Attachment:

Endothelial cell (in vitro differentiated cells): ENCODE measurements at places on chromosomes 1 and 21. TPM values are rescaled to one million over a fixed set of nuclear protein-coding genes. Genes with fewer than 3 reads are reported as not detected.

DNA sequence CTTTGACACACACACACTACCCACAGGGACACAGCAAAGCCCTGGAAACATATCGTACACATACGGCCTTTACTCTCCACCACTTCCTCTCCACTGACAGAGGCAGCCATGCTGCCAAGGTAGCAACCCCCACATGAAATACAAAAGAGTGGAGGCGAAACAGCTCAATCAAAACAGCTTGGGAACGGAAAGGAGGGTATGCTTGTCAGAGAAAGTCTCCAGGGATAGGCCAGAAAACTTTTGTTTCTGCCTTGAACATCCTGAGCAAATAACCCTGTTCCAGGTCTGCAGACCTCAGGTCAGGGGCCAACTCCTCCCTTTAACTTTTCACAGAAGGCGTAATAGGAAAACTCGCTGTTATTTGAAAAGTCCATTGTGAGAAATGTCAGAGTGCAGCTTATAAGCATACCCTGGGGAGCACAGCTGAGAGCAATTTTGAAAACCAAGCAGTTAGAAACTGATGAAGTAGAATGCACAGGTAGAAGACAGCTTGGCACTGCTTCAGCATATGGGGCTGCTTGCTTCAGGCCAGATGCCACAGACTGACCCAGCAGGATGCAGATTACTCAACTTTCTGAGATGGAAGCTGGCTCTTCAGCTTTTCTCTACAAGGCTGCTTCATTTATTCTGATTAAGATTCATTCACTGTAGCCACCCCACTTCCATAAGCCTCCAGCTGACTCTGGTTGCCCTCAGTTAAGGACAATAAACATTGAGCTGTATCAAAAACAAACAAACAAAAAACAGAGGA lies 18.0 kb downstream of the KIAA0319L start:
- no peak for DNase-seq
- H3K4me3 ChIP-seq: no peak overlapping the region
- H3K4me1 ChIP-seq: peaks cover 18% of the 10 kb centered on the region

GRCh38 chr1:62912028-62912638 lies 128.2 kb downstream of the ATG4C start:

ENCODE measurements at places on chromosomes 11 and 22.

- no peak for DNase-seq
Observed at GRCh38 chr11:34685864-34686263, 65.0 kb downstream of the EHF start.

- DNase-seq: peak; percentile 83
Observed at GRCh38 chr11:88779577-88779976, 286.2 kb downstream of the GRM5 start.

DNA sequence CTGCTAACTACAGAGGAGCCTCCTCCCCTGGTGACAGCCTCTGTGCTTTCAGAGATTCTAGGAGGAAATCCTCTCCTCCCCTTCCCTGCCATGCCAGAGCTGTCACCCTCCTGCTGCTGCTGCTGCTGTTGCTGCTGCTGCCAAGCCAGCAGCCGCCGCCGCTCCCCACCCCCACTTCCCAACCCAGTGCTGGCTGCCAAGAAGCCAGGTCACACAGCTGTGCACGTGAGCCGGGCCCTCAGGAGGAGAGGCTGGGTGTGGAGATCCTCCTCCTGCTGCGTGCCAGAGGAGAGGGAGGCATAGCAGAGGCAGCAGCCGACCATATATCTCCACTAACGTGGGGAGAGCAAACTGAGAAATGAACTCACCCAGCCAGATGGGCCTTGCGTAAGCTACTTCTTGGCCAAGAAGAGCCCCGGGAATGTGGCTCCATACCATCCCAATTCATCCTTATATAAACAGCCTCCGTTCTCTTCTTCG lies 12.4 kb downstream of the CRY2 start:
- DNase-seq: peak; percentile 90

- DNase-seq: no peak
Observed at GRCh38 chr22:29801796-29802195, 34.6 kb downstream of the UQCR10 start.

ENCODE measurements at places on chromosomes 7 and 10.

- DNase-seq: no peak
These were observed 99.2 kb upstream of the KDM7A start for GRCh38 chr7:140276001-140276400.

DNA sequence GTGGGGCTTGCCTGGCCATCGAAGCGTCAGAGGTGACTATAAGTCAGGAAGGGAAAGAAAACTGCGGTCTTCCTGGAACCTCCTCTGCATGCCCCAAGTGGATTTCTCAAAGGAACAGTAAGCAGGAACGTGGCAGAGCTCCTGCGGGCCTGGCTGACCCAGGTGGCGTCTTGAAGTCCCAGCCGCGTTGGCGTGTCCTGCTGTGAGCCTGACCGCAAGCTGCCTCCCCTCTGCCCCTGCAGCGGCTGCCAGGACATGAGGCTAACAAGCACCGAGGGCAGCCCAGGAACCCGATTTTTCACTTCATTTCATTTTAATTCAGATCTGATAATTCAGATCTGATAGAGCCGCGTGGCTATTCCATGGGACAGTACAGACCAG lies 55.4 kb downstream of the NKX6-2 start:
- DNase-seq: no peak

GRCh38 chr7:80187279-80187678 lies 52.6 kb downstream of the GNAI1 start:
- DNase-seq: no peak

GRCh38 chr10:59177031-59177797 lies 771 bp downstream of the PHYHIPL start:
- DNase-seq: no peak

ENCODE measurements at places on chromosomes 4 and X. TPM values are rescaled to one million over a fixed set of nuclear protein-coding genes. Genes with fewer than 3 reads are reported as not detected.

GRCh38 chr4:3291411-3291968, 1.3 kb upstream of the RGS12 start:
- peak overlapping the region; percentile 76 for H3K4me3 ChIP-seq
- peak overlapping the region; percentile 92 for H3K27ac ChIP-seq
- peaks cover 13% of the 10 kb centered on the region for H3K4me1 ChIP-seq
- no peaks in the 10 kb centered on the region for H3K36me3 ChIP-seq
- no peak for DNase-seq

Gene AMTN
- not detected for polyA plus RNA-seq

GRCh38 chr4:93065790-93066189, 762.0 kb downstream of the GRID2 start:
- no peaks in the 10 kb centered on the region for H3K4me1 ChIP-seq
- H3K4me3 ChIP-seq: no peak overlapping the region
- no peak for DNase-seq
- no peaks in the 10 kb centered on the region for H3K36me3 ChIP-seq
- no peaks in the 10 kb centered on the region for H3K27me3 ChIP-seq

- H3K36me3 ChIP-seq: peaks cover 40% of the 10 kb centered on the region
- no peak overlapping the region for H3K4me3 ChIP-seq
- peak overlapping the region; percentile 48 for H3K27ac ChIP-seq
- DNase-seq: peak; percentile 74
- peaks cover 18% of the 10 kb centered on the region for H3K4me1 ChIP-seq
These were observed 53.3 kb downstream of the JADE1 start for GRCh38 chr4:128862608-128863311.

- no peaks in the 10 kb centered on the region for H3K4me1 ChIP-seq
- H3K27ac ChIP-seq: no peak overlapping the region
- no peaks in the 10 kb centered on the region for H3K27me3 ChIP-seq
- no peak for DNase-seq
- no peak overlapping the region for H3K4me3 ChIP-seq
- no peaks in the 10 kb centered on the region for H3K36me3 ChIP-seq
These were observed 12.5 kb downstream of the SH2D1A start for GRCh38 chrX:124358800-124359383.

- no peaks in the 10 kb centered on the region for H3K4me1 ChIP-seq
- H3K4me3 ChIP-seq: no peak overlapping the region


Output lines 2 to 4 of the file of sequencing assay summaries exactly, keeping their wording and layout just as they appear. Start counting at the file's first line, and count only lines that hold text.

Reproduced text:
DNA sequence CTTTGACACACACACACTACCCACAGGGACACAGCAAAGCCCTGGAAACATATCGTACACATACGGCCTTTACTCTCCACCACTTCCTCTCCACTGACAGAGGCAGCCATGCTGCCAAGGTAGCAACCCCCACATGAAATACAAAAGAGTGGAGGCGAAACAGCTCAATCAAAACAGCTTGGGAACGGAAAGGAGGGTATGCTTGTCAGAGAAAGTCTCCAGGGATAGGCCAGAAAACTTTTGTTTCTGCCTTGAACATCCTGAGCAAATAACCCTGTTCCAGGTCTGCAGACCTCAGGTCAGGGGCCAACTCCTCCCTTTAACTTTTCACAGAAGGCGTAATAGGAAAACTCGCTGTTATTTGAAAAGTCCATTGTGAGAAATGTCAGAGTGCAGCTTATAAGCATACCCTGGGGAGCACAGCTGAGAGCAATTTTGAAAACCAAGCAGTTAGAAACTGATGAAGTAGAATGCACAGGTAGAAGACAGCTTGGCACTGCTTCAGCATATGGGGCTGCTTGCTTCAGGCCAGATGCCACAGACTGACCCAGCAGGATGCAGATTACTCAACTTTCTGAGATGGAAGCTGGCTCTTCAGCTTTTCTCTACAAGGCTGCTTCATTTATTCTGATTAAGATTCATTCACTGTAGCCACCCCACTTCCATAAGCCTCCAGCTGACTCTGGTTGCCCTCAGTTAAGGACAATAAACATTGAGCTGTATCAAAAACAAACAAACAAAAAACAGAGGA lies 18.0 kb downstream of the KIAA0319L start:
- no peak for DNase-seq
- H3K4me3 ChIP-seq: no peak overlapping the region